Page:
Now I sat trying to hide my tears, surrounded by other women, feeling very alone.  I prayed silently for some sort of acknowledgement that I was valued and understood.  I just needed to know that someone cared, really cared about me and what was important to me.  At that moment I looked up through my tears and saw the book I had lost on the piano.  I knew then that I was okay just as I was.  I was valued and understood.  My sense of belonging came from a source that can’t be confined within the walls of a church.  Sure, I knew the rules to fit in at church, but I would not find belonging there, at least not at that time, in that place.  So I made my grand exit from church, tears streaming down my face, only stopping to grab my book off the piano as I walked out.

“Belonging is the innate human desire to be part of something larger than us.  Because this yearning is so primal, we often try to acquire it by fitting in and by seeking approval, which are not only hollow substitutes for belonging, but often barriers to it.  Because true belonging only happens when we present our true selves to the world, our sense of belonging can never be greater than our level of self-acceptance.” The Gifts of Imperfection, by Brene Brown, Pg. 26

It’s been over a year now since I tried to find belonging in church.  I am healthy, happy, and whole.  Since that day I have found a belonging beyond anything I experienced by following the rules and trying to fit in.  My belonging began with my own self-acceptance.  When I let go of what other people would think of me, let go of the perfect Mormon girl that I was supposed to be, I was able to accept who I am and where my life has taken me.  Not everyone will accept me as I am, and I’m okay with that.  I can love them better as a whole and complete person who doesn’t need their approval.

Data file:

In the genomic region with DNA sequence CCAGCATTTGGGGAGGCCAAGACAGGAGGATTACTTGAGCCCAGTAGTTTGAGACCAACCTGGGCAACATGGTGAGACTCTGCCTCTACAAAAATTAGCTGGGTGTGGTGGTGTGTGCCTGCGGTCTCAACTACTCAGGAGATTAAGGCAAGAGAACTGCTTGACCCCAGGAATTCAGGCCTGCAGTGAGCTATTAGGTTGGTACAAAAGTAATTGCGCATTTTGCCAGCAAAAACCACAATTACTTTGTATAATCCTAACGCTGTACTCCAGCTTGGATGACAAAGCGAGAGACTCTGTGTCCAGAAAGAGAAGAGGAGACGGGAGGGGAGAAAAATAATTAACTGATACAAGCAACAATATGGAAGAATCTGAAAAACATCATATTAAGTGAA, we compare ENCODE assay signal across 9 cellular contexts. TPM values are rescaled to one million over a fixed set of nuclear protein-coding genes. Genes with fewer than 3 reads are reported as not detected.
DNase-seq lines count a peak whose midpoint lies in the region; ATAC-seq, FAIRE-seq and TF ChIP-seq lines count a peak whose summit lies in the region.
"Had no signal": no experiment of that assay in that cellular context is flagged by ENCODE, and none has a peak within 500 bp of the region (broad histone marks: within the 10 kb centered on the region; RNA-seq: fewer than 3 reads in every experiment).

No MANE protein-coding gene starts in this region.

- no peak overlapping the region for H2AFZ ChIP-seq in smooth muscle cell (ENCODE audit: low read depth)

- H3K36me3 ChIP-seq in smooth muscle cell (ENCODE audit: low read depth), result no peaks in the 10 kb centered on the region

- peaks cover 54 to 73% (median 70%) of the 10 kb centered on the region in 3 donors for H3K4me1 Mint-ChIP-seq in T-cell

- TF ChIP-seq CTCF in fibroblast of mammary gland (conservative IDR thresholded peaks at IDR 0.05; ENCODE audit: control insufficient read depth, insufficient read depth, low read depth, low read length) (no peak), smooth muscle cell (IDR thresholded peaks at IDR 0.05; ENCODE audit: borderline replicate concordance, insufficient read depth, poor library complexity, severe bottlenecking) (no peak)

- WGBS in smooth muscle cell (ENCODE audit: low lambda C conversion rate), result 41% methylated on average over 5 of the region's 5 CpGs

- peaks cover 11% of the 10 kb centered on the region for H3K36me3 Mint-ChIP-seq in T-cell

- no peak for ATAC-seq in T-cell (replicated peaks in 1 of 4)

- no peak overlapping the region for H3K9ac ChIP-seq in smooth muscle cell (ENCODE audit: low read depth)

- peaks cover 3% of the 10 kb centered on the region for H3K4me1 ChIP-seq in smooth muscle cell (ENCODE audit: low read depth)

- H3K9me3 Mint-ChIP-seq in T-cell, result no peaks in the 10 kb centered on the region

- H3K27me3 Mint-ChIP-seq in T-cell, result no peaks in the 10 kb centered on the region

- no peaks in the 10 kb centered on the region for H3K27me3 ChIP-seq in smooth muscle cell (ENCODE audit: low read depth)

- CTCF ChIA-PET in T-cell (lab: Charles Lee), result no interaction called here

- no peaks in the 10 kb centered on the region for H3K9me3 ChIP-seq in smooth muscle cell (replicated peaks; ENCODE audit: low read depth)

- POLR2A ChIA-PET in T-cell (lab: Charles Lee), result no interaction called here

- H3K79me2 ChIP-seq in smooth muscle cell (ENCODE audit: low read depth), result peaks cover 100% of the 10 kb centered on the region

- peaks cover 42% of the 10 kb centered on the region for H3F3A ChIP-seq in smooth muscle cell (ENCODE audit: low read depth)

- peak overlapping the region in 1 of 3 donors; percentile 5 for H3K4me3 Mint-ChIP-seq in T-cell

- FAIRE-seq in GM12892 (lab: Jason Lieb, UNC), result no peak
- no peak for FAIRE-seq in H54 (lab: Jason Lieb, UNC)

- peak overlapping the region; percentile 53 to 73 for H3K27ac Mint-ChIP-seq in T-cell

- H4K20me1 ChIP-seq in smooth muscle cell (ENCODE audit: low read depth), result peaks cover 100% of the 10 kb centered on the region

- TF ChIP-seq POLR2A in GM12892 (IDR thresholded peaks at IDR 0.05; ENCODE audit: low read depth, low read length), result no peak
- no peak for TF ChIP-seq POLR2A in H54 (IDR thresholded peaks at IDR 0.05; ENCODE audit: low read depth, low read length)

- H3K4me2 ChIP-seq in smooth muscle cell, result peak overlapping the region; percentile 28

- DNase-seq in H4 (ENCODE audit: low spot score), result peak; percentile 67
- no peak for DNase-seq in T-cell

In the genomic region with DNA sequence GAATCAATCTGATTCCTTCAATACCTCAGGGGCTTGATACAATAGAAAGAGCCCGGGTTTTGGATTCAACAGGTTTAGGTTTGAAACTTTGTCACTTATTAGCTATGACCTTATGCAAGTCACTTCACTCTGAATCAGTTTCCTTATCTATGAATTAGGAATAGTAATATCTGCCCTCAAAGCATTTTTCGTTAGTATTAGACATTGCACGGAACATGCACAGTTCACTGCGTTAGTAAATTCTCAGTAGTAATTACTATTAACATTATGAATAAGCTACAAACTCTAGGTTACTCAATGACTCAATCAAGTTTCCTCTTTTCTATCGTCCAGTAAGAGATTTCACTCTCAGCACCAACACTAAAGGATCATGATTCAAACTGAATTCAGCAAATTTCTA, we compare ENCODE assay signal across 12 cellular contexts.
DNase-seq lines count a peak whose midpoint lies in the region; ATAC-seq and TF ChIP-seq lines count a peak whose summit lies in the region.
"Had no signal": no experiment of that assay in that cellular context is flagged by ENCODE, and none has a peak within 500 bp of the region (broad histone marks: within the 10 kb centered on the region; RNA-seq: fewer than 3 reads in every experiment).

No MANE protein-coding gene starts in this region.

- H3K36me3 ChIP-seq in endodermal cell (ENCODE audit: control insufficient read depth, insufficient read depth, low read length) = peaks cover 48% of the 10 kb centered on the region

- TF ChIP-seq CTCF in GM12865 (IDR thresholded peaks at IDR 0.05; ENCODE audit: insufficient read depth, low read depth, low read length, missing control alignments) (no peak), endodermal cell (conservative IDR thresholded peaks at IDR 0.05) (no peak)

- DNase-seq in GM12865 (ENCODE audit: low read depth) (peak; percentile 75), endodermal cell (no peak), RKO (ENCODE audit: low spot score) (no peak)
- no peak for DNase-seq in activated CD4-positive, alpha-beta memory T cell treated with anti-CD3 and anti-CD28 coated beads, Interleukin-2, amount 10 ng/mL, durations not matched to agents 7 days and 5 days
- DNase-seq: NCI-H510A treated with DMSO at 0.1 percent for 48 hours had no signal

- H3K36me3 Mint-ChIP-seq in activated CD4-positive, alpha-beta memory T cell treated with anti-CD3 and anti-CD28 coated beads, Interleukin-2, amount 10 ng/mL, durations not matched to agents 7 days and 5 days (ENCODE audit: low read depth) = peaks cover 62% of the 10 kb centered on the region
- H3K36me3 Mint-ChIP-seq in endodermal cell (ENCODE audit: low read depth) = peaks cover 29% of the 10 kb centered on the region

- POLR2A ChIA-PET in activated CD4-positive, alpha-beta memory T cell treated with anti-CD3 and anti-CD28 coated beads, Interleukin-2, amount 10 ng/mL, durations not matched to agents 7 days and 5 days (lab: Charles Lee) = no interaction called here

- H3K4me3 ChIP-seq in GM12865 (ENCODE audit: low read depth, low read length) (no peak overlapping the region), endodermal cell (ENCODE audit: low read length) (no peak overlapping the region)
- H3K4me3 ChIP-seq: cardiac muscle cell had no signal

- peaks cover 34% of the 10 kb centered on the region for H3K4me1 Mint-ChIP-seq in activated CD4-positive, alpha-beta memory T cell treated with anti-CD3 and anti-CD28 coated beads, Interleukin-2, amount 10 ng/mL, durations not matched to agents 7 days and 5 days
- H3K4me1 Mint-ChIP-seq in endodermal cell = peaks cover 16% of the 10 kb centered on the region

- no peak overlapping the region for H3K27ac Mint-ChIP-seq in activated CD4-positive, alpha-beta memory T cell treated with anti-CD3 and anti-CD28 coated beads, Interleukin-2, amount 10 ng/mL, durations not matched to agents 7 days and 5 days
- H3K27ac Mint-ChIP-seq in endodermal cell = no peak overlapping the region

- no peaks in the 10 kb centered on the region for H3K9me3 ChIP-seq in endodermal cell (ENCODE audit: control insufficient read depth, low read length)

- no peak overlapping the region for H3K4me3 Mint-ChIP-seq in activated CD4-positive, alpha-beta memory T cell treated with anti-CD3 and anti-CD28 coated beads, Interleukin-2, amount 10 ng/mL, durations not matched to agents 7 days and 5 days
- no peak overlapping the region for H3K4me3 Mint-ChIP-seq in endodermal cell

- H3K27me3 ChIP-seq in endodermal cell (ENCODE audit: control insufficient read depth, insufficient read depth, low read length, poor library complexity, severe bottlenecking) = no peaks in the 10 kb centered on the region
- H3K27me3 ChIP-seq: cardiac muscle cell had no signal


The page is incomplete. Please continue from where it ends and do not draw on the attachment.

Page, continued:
Flash forward to this last Sunday.  My ward has had a major overhaul, combining with three other wards.  The leadership has completely changed.  Over the last few weeks I have been asked many times whether I will come back to church now.  On Sunday I went to church in my home ward for the first time in over a year.  As I sat in the chapel on Sunday, curious about the changes, scrutinizing the new bishop, and wondering who the new Relief Society President would be, I fixed my mind on that question.  Would I go back?  No, definitely not back.  I would go forward, whether that took me through the doors of church on Sunday or not.

Then the Relief Society President was called.  As I looked across the aisle from where I sat, I was shocked to see a lady stand whom I know and love from another context besides church.  She is in a yoga class that I teach, and part of community that I have worked to build over the year since I left my faith community.  It was like the merging of two different worlds for me, one that had broken me with despair and heartache, and another that had healed me.  I still don’t know what to make of it, but when I saw her stand, I felt a sense of belonging that I attribute to the same source that spoke to me when I saw my book on the piano.  Someone understands and values me, and knows how to speak to my heart to tell me I belong.

Will I go to church again?  Will I put effort into being part of this new community?  I don’t know.  Can I be my authentic self without being the target of hostility?  Can I love my LGBT sisters and brothers and expect more from the church for them without being called a servant of Satan?  Can I advocate for more equality for women and work with leaders to promote change without being belittled and publicly shamed?  Will my presence at church help someone else to feel a greater sense of belonging?  It’s a tall order, but I know that my mental health requires that I find belonging as I am without playing games to fit in.  These are all questions I’m taking with me as I move forward in my quest to create space for more belonging in the church and in the world.  For now, maybe I’ll take a cautious step forward, armed with a potluck dish for the meet and greet this Sunday.  Maybe.



Jenny graduated from BYU with a bachelor degree in humanities. she teaches yoga classes and spends her time hanging out with her four kids, reading, writing, and running.

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14 Responses

  1. Oh Jenny, I am so glad to hear that things are changing in your local ward! I hope for the sake of all the vulnerable people in your area that these changes lead to a healthier spiritual community there. But I want you to know that I deeply value our friendship and will not condition it on whether you become more or less active in the church.

  2. Violadiva says: